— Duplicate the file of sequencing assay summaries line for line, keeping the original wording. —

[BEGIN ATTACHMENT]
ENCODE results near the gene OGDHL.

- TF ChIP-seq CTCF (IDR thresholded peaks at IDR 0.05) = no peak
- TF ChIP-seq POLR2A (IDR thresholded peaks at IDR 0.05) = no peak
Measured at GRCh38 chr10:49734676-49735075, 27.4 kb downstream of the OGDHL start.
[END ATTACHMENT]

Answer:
ENCODE results near the gene OGDHL.

- TF ChIP-seq CTCF (IDR thresholded peaks at IDR 0.05) = no peak
- TF ChIP-seq POLR2A (IDR thresholded peaks at IDR 0.05) = no peak
Measured at GRCh38 chr10:49734676-49735075, 27.4 kb downstream of the OGDHL start.